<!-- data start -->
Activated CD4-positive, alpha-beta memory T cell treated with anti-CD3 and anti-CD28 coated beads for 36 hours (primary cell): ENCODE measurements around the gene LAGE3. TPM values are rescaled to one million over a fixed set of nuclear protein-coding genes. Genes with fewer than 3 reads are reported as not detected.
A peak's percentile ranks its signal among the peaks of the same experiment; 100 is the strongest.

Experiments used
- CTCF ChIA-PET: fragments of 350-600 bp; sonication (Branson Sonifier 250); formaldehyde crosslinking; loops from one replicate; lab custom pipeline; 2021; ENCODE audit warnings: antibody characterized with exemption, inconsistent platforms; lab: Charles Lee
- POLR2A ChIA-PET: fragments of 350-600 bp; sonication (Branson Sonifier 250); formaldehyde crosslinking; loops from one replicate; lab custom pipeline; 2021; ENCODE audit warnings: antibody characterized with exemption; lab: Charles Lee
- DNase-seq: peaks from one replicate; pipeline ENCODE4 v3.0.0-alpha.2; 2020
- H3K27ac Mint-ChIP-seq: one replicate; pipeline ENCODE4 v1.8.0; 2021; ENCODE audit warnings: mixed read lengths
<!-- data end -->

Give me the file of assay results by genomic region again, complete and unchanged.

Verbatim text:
Activated CD4-positive, alpha-beta memory T cell treated with anti-CD3 and anti-CD28 coated beads for 36 hours (primary cell): ENCODE measurements around the gene LAGE3. TPM values are rescaled to one million over a fixed set of nuclear protein-coding genes. Genes with fewer than 3 reads are reported as not detected.
A peak's percentile ranks its signal among the peaks of the same experiment; 100 is the strongest.

Experiments used
- CTCF ChIA-PET: fragments of 350-600 bp; sonication (Branson Sonifier 250); formaldehyde crosslinking; loops from one replicate; lab custom pipeline; 2021; ENCODE audit warnings: antibody characterized with exemption, inconsistent platforms; lab: Charles Lee
- POLR2A ChIA-PET: fragments of 350-600 bp; sonication (Branson Sonifier 250); formaldehyde crosslinking; loops from one replicate; lab custom pipeline; 2021; ENCODE audit warnings: antibody characterized with exemption; lab: Charles Lee
- DNase-seq: peaks from one replicate; pipeline ENCODE4 v3.0.0-alpha.2; 2020
- H3K27ac Mint-ChIP-seq: one replicate; pipeline ENCODE4 v1.8.0; 2021; ENCODE audit warnings: mixed read lengths